Britain’s economy will outpace every other G7 country in 2022, economists say

The UK economy is set to outpace all other G7 nations for the second year in a row in 2022, experts say. 

Goldman Sachs economists predict that Britain will grow by 4.8% over the next year – a significantly larger figure than the 3.5% predicted for the United States, 4.4% for France and Italy, and 4% for Germany. 

HSBC predicts a similar increase of 4.7% in 2022, again overtaking the 4.3% it predicts for Italy and more than doubling the 2.2% forecast for Japan, The Telegraph reports. 

Britain’s relatively swift vaccine booster programme could be one reason for the impressive predictions, which build on an output expansion of nearly 7% in 2021.

That figure came following a deep coronavirus recession that saw GDP fall by nearly 10% in 2020. 

But others predict that the news might not be quite so good, with growth hampered by ‘a squeeze on living standards from higher inflation, broadening supply-chain disruption and the likelihood of an earlier-than-expected rise in interest rates’. 

HSBC predicts a similar increase of 4.7% in 2022, again overtaking the 4.3% it predicts for Italy and more than doubling the 2.2% forecast for Japan

HSBC predicts a similar increase of 4.7% in 2022, again overtaking the 4.3% it predicts for Italy and more than doubling the 2.2% forecast for Japan

Pictured: Shoppers take to Oxford Street for the Boxing Day sales. Britain's relatively swift vaccine booster programme could be one reason for the impressive predictions, which build on an output expansion of nearly 7% in 2021

Pictured: Shoppers take to Oxford Street for the Boxing Day sales. Britain’s relatively swift vaccine booster programme could be one reason for the impressive predictions, which build on an output expansion of nearly 7% in 2021

In a publication for the EY Item Club last month, authors Hywel Ball, Peter Arnold and Martin Beck write that while growth remains buoyant, ‘rising inflation, supply constraints and the prospect of higher interest rates’ are slowing the recovery.

But, they say, ‘strong financial reserves’ built up by households during lockdowns and a ‘revival in business investment’ will help to offset the constraints on growth.

They predict the UK GDP will grow by 6.9% – down from the 7.6% they predicted in the summer. 

In a publication entitled ‘Why the recovery remains strong – but is being slowed by headwinds’, the authors say the economy has ‘clawed back more of the losses triggered by Covid’ since its previous July forecast.

But, they add: ‘The momentum of the recovery has now slowed, as the scope for catch-up growth has narrowed and bottlenecks and shortages have seen supply fail to keep pace with rising demand.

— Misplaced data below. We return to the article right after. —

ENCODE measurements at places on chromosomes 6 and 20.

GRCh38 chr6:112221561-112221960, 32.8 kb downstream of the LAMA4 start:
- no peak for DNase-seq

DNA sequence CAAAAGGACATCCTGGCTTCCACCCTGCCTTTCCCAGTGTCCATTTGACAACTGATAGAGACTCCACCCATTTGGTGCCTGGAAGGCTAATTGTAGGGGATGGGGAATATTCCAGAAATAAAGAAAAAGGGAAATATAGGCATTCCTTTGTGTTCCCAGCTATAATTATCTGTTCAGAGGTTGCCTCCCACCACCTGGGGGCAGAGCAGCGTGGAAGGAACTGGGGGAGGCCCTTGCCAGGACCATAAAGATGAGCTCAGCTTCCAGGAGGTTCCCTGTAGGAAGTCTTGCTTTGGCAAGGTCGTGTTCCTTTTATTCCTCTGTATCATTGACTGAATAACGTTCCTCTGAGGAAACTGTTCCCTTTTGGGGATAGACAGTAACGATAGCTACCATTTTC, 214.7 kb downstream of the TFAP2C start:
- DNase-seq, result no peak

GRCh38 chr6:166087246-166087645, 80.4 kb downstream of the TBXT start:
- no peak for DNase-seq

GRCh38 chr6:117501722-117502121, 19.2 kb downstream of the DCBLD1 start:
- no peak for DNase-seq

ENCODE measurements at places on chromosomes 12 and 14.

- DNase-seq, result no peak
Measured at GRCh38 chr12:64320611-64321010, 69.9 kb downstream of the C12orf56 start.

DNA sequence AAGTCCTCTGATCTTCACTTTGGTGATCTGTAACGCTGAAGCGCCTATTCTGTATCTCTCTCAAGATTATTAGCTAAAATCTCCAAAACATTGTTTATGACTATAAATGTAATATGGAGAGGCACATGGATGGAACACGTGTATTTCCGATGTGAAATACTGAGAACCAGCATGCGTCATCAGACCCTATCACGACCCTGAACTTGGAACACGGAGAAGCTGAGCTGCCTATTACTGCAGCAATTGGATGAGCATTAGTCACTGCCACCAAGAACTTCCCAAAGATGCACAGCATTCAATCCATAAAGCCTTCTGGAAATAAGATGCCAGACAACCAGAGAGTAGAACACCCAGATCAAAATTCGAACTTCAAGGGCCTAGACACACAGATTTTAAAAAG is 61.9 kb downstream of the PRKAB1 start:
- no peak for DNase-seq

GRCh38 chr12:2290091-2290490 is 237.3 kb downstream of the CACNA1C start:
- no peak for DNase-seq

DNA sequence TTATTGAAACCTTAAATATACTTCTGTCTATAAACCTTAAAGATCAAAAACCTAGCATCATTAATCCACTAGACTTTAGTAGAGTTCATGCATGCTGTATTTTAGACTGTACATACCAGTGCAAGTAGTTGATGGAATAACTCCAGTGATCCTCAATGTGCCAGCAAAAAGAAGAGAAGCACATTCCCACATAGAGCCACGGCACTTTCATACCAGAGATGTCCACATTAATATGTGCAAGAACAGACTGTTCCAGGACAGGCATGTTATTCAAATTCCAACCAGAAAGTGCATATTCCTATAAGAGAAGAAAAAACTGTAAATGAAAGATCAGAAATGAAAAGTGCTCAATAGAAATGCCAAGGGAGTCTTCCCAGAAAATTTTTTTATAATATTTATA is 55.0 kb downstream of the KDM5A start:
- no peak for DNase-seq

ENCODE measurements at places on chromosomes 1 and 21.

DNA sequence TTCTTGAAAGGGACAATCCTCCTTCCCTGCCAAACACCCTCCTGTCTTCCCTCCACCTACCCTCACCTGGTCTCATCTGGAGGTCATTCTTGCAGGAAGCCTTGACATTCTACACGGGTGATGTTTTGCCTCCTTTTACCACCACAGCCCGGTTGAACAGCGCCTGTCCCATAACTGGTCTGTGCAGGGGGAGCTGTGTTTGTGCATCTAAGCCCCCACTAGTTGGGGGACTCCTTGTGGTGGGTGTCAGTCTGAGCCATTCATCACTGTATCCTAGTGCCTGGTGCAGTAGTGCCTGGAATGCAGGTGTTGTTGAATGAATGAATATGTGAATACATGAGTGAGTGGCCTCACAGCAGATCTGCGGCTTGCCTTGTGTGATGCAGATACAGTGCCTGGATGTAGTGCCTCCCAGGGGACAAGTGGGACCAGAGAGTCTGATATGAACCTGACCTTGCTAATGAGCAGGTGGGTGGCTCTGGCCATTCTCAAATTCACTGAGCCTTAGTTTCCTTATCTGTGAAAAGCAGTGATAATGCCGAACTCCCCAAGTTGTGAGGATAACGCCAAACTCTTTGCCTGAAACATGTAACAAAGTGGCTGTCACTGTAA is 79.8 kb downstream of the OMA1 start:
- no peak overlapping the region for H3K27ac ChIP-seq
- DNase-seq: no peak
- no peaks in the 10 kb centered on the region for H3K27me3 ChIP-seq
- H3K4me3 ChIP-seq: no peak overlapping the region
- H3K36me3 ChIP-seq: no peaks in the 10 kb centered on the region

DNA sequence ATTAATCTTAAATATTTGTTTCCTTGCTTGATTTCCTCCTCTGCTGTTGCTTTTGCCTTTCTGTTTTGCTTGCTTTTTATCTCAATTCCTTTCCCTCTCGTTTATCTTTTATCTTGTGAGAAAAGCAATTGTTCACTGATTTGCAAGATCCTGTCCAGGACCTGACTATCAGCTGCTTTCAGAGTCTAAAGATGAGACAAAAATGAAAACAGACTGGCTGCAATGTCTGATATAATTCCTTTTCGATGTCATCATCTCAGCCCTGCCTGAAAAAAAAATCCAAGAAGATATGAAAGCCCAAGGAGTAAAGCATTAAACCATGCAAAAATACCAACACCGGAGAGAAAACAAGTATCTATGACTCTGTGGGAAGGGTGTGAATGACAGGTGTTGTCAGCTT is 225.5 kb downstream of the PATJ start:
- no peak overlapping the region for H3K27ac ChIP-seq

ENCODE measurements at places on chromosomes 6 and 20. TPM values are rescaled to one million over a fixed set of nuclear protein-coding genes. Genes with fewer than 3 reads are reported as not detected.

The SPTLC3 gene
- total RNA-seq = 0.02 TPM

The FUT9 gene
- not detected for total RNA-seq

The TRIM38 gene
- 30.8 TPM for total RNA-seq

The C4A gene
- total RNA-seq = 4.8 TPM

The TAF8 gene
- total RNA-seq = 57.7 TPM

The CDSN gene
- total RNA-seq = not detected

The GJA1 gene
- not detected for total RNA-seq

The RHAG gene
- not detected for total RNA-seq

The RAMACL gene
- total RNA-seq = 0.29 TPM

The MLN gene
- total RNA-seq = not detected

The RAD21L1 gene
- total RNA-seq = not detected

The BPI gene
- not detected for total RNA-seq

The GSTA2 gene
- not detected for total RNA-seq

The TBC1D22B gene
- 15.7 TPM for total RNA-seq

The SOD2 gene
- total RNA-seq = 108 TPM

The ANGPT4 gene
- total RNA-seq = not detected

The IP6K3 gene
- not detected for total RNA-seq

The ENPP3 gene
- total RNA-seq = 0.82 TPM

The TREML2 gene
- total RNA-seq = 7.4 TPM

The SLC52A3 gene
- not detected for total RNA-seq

In a publication for the EY Item Club last month, authors Hywel Ball, Peter Arnold and Martin Beck write that while growth remains buoyant, 'rising inflation, supply constraints and the prospect of higher interest rates' are slowing the recovery. But, they say, 'strong financial reserves' built up by households during lockdowns and a 'revival in business investment' will help to offset the constraints on growth. Pictured above: EY Item Club tracking Britain's GDP, and its predictions of contribution to GDP growth in the coming years

In a publication for the EY Item Club last month, authors Hywel Ball, Peter Arnold and Martin Beck write that while growth remains buoyant, ‘rising inflation, supply constraints and the prospect of higher interest rates’ are slowing the recovery. But, they say, ‘strong financial reserves’ built up by households during lockdowns and a ‘revival in business investment’ will help to offset the constraints on growth. Pictured above: EY Item Club tracking Britain’s GDP, and its predictions of contribution to GDP growth in the coming years

‘The official unemployment rate is within half a percentage point of its pre-COVID-19 level, and job vacancies and hiring have been running at record highs. 

‘That said, employment is still significantly below early 2020. It’s still too soon to assess the effects of the furlough scheme’s closure in September, although early indications suggest it had only a modest effect on unemployment.

‘The buoyant jobs market – which is emerging remarkably unscathed from the crisis – will support what has been strong momentum in consumer spending. But obstacles to growth are building. 

Pantheon Macroeconomics also downgraded its UK forecast to 4.2% due to the outbreak of the Omicron Covid variant. 

Pantheon’s Claus Vistesen said one factor for Britain’s faster growth is that the 2020 recession was so deep, meaning there is now more ground to recover. 

He said: ‘The booster programmes take time to roll out. The UK is, like early on (in the pandemic), going very fast, but is still staring down restrictions.

‘I don’t think that will be very different in Europe – even as Europe ramps up boosters, which they are, it is not going to prevent restrictions being imposed in the near-term.’

Source

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